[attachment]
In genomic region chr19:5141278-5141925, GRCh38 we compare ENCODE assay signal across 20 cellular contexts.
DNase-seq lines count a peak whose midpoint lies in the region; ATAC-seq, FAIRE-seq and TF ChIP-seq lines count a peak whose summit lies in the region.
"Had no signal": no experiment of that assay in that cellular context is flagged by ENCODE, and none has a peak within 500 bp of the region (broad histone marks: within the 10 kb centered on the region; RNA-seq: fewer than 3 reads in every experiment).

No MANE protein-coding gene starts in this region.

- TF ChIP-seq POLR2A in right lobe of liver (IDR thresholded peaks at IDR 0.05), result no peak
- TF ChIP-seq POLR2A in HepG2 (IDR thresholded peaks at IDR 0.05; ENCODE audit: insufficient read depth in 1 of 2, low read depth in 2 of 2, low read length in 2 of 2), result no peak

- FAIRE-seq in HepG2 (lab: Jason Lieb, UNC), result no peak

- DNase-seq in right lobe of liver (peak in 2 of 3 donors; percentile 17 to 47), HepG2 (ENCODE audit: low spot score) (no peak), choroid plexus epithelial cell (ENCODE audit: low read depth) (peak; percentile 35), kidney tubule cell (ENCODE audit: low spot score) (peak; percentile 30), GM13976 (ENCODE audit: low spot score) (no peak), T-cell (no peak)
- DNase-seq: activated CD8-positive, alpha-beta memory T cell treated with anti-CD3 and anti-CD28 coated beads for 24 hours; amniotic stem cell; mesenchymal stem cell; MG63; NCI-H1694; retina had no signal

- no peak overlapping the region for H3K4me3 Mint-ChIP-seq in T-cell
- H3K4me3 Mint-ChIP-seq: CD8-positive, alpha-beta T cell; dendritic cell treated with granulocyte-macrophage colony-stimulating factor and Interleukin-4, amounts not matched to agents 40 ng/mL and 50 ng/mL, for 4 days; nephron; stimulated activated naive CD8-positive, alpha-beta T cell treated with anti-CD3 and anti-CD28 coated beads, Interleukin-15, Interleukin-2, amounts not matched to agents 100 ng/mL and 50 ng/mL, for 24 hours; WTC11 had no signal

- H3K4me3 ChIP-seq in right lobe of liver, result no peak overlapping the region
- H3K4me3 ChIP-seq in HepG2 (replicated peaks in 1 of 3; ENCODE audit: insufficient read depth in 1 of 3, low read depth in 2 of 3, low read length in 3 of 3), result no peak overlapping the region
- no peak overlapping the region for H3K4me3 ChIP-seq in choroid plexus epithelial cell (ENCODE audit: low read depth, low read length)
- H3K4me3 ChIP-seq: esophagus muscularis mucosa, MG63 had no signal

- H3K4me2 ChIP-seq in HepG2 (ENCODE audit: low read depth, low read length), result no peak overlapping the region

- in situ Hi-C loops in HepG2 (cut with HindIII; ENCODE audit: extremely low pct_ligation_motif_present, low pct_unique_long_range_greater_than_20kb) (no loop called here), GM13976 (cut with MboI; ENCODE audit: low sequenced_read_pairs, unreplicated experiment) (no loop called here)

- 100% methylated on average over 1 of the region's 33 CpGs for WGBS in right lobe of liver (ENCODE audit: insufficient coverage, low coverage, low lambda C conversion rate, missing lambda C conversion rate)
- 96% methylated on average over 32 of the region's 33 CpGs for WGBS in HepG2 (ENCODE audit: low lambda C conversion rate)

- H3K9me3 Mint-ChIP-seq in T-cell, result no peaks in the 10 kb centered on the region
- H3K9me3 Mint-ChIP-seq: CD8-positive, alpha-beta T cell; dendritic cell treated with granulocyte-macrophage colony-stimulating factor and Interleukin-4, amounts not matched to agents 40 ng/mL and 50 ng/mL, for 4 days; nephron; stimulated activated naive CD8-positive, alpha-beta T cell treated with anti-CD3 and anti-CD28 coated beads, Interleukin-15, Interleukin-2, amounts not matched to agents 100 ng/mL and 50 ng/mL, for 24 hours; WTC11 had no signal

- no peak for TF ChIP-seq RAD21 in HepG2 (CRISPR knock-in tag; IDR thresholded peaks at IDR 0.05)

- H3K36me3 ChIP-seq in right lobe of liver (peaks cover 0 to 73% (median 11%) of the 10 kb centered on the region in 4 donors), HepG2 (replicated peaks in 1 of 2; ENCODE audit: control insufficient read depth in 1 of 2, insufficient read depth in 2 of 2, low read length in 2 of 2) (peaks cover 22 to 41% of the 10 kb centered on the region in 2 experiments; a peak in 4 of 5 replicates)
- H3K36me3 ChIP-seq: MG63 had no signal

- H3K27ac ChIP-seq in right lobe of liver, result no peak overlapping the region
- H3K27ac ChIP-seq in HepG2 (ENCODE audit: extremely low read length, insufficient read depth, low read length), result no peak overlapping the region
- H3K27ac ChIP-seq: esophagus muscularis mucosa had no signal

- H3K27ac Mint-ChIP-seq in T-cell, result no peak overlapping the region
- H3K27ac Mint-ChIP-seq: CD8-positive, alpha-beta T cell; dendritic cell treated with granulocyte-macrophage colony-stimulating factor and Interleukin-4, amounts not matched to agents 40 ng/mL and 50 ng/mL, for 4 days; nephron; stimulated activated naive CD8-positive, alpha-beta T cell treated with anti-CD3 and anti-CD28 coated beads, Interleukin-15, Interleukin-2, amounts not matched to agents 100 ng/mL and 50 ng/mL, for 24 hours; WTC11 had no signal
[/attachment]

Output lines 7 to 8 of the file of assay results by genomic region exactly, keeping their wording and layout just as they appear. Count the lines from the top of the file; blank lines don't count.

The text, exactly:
- FAIRE-seq in HepG2 (lab: Jason Lieb, UNC), result no peak

- DNase-seq in right lobe of liver (peak in 2 of 3 donors; percentile 17 to 47), HepG2 (ENCODE audit: low spot score) (no peak), choroid plexus epithelial cell (ENCODE audit: low read depth) (peak; percentile 35), kidney tubule cell (ENCODE audit: low spot score) (peak; percentile 30), GM13976 (ENCODE audit: low spot score) (no peak), T-cell (no peak)